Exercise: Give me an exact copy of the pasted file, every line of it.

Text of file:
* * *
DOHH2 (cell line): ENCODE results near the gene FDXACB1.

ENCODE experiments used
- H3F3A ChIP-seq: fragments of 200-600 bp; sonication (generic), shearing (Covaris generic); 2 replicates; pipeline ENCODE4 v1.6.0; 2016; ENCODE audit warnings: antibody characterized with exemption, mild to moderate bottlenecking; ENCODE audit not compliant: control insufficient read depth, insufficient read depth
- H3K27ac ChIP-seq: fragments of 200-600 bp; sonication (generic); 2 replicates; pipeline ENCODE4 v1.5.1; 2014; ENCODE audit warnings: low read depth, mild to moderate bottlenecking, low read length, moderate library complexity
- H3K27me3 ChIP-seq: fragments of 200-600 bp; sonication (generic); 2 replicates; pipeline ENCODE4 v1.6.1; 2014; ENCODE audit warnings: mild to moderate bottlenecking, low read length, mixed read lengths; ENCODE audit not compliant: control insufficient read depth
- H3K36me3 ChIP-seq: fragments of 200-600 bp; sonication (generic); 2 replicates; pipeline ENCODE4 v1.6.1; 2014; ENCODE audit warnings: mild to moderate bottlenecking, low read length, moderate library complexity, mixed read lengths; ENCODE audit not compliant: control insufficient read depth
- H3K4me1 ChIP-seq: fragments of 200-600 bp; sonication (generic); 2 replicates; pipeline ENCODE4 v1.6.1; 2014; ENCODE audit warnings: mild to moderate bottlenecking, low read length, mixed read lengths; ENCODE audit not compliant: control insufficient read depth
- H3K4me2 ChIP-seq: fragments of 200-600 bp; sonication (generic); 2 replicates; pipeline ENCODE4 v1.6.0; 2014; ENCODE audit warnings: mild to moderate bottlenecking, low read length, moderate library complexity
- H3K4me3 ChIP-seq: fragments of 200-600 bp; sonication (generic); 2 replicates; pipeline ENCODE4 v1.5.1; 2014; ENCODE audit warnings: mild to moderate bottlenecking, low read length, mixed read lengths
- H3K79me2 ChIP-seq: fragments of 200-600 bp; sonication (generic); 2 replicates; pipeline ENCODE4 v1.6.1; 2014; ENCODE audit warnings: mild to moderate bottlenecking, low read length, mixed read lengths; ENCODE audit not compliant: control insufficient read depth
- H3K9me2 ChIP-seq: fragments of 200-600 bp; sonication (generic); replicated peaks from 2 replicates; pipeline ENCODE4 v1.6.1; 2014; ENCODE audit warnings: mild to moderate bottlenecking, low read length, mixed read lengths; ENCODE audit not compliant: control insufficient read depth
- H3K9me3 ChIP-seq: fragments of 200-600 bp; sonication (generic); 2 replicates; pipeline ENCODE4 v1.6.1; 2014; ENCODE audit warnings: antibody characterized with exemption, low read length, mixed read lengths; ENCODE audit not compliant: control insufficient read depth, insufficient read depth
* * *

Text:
DOHH2 (cell line): ENCODE results near the gene FDXACB1.

ENCODE experiments used
- H3F3A ChIP-seq: fragments of 200-600 bp; sonication (generic), shearing (Covaris generic); 2 replicates; pipeline ENCODE4 v1.6.0; 2016; ENCODE audit warnings: antibody characterized with exemption, mild to moderate bottlenecking; ENCODE audit not compliant: control insufficient read depth, insufficient read depth
- H3K27ac ChIP-seq: fragments of 200-600 bp; sonication (generic); 2 replicates; pipeline ENCODE4 v1.5.1; 2014; ENCODE audit warnings: low read depth, mild to moderate bottlenecking, low read length, moderate library complexity
- H3K27me3 ChIP-seq: fragments of 200-600 bp; sonication (generic); 2 replicates; pipeline ENCODE4 v1.6.1; 2014; ENCODE audit warnings: mild to moderate bottlenecking, low read length, mixed read lengths; ENCODE audit not compliant: control insufficient read depth
- H3K36me3 ChIP-seq: fragments of 200-600 bp; sonication (generic); 2 replicates; pipeline ENCODE4 v1.6.1; 2014; ENCODE audit warnings: mild to moderate bottlenecking, low read length, moderate library complexity, mixed read lengths; ENCODE audit not compliant: control insufficient read depth
- H3K4me1 ChIP-seq: fragments of 200-600 bp; sonication (generic); 2 replicates; pipeline ENCODE4 v1.6.1; 2014; ENCODE audit warnings: mild to moderate bottlenecking, low read length, mixed read lengths; ENCODE audit not compliant: control insufficient read depth
- H3K4me2 ChIP-seq: fragments of 200-600 bp; sonication (generic); 2 replicates; pipeline ENCODE4 v1.6.0; 2014; ENCODE audit warnings: mild to moderate bottlenecking, low read length, moderate library complexity
- H3K4me3 ChIP-seq: fragments of 200-600 bp; sonication (generic); 2 replicates; pipeline ENCODE4 v1.5.1; 2014; ENCODE audit warnings: mild to moderate bottlenecking, low read length, mixed read lengths
- H3K79me2 ChIP-seq: fragments of 200-600 bp; sonication (generic); 2 replicates; pipeline ENCODE4 v1.6.1; 2014; ENCODE audit warnings: mild to moderate bottlenecking, low read length, mixed read lengths; ENCODE audit not compliant: control insufficient read depth
- H3K9me2 ChIP-seq: fragments of 200-600 bp; sonication (generic); replicated peaks from 2 replicates; pipeline ENCODE4 v1.6.1; 2014; ENCODE audit warnings: mild to moderate bottlenecking, low read length, mixed read lengths; ENCODE audit not compliant: control insufficient read depth
- H3K9me3 ChIP-seq: fragments of 200-600 bp; sonication (generic); 2 replicates; pipeline ENCODE4 v1.6.1; 2014; ENCODE audit warnings: antibody characterized with exemption, low read length, mixed read lengths; ENCODE audit not compliant: control insufficient read depth, insufficient read depth